All great journeys have a beginning.
Ever since I can remember I have been fascinated with religion and spirituality. With what people believed and how that belief influenced their lives. I began my spiritual life as a nominal Christian from which point I moved onto to Wicca, then more generic Paganism and finally back to Wicca before discovering Kemetic Orthodoxy. I’ve always been the type of person to ask questions and want to learn more, to have my current understanding questioned and changed based on evidence. I left Christianity because it stopped making sense to me, though I love the fellowship aspect it can have.
Being Pagan helped me to explore my faith freely but I needed a bit more structure in my spirituality. My experience with Wicca was absolutely wonderful and I love its emphasis on balance. Unfortunately, I often didn’t see that balance play out as it was described. It often seemed to me that books on Wicca tend to devote multiple chapters the religion’s concept of the Feminine Divine (The Goddess) with a paragraph on the Masculine Divine (The God) tacked on the end. I want to make it clear before I go further that it isn’t my intent to convince others how they must believe, frankly I have no interest in the idea. Rather it seemed to me that perhaps there was an important aspect of my beliefs that were not being served by the broader Wiccan community.
Throughout my long and at time tumultuous travel through my own faith there has always been one constant: my pull towards Ancient Egypt and its gods. I wish I could provide a better answer as to why that is, I really do. The truth is though that I have no idea why these unbelievably ancient, vast deities decided to pluck me out of my spiritual confusion and fireman carry me into Kemeticism. Even from the days of my childhood, I remember spending hours under the open skies rambling innocent prayers to Ra as I daydreamed.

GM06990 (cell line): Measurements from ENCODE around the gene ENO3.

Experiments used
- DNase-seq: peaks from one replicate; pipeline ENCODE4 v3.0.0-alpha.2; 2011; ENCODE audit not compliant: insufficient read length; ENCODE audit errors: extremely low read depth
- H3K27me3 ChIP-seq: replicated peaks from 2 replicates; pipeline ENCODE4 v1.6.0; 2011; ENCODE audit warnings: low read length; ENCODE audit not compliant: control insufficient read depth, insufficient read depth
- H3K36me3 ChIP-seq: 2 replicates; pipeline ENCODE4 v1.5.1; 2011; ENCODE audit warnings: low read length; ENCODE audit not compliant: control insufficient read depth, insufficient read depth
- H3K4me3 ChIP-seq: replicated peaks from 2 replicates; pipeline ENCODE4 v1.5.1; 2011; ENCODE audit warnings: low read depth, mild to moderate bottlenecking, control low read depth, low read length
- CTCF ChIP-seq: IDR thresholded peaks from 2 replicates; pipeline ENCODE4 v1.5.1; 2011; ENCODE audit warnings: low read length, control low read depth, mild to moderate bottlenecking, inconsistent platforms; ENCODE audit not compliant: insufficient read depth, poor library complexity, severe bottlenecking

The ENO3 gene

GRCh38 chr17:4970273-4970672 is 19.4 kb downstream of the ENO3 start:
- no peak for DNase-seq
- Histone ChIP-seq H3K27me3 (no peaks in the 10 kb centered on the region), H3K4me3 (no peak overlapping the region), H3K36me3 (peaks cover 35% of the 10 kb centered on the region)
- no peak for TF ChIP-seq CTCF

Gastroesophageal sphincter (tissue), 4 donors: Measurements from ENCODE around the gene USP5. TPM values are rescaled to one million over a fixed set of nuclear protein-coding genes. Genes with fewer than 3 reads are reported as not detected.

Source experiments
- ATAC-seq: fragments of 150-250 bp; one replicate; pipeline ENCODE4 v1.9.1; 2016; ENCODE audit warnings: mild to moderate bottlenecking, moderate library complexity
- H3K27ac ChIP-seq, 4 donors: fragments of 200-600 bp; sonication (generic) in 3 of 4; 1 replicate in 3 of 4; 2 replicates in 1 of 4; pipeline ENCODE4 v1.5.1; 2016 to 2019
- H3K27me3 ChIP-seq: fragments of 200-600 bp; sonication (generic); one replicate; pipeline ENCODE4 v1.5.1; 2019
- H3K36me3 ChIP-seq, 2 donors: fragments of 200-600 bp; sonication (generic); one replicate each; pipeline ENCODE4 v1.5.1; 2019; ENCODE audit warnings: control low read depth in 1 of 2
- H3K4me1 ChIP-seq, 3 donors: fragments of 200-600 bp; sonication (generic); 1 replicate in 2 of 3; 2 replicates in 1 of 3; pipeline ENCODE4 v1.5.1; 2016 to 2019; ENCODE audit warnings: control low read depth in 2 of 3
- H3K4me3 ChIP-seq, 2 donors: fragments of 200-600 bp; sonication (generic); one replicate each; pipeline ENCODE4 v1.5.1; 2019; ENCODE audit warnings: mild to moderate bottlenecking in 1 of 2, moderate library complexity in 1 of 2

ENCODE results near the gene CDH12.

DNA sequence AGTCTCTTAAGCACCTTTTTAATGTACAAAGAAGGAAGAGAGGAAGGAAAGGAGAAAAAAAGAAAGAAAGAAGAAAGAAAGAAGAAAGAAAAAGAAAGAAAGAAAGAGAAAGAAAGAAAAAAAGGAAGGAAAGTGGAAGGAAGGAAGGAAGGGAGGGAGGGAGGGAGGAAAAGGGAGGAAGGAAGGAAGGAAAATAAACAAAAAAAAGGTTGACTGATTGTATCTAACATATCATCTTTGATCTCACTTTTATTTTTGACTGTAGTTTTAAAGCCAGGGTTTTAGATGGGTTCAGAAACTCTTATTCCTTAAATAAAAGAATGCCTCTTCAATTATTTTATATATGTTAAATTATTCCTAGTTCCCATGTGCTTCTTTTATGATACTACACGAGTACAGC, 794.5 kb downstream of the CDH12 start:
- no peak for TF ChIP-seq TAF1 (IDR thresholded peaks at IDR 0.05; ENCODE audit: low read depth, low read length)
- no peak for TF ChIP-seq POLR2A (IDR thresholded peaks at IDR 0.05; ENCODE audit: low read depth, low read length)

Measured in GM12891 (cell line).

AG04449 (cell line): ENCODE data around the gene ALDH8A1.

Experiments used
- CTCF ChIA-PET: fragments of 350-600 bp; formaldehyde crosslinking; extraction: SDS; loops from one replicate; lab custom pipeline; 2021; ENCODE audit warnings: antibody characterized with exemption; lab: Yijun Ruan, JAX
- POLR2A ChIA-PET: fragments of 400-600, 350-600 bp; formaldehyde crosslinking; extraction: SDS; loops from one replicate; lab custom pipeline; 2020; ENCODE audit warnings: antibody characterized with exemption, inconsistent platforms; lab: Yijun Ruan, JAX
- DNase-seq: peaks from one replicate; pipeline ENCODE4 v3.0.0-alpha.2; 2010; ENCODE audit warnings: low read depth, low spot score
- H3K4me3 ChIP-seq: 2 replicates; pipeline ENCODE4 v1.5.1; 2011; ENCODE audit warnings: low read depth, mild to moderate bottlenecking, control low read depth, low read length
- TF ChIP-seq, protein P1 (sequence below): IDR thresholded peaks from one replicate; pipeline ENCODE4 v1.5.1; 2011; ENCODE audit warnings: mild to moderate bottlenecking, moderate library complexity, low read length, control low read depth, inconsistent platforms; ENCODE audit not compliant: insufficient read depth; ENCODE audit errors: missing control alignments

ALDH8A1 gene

For many years I found myself wandering through the sea of Paganism ungrounded and unbalanced. “I’m eclectic” I would announce to myself with a forced finality I most certainly didn’t feel. An eclectic path is valid of course, powerful and meaningful for the person who walks it. It just wasn’t for me. I would look to the sky when the lightning struck, utterly moved by the power and sentience I felt in it and I would be moved to prayer and adoration. But to Whom? Lists of storm deities from pantheons across the planet would scroll through my head like some kind of high school power point presentation. But it didn’t feel passionate, alive, from the heart. Something inside of me needed to know for sure: Who am I praying to? Whose power am I acknowledging?
At the same time, I continued to struggle with my Wiccan practice. I loved The Goddess with all my heart but the same could be said of The God. Seeing Father Nature essentially ignored in mainstream Wicca was deeply saddening to me. As someone who met The Antlered King long before coming to face The Great Mother, I felt a primal need to worship Him as Her equal. I began to seriously reevaluate my spiritual life, do I really belong in this community? Do I really fit? As I wrestled with my beliefs I found myself coming closer to the Egyptian gods or Netjeru. They felt so familiar and comforting, so utterly alive. Embracing Them came easy because They felt like home.
In those early days of walking this path I completely submerged myself in all of the information I could find, delighting in learning more about these gods that felt like family and the people that worship Them. I’ll admit my Wiccan practice found itself parked to the side as I tried to figure out just who I was. I actually went back and forth quite a bit: Am I Wiccan with Egyptian gods? Am I wholly Kemetic? Which do I choose? My heart ached at the idea of leaving Wicca behind but my soul could not tolerate the prospect of turning my back on my newly found Kemeticism. That’s when I finally started to figure things out.
It probably seems obvious to anyone reading this now but at the time it hadn’t yet occurred to me. As I thought and searched and questioned it slowly dawned on me that the only one who expected me to “pick a side” was myself. Why should I choose between the old friend that has always been by my side or the destiny that I was in some way returning to? My journey as a dual-trad Polytheist has helped me to accept and understand myself and the differences (as well as similarities and fellowship) between my beliefs and others. I no longer feel a strange sadness, the odd feeling of something being missing in my spiritual life. It isn’t always pretty or easy to manage the two halves of my path but then, polytheism itself isn’t always simple or easy either.
©Terra Akhert 2019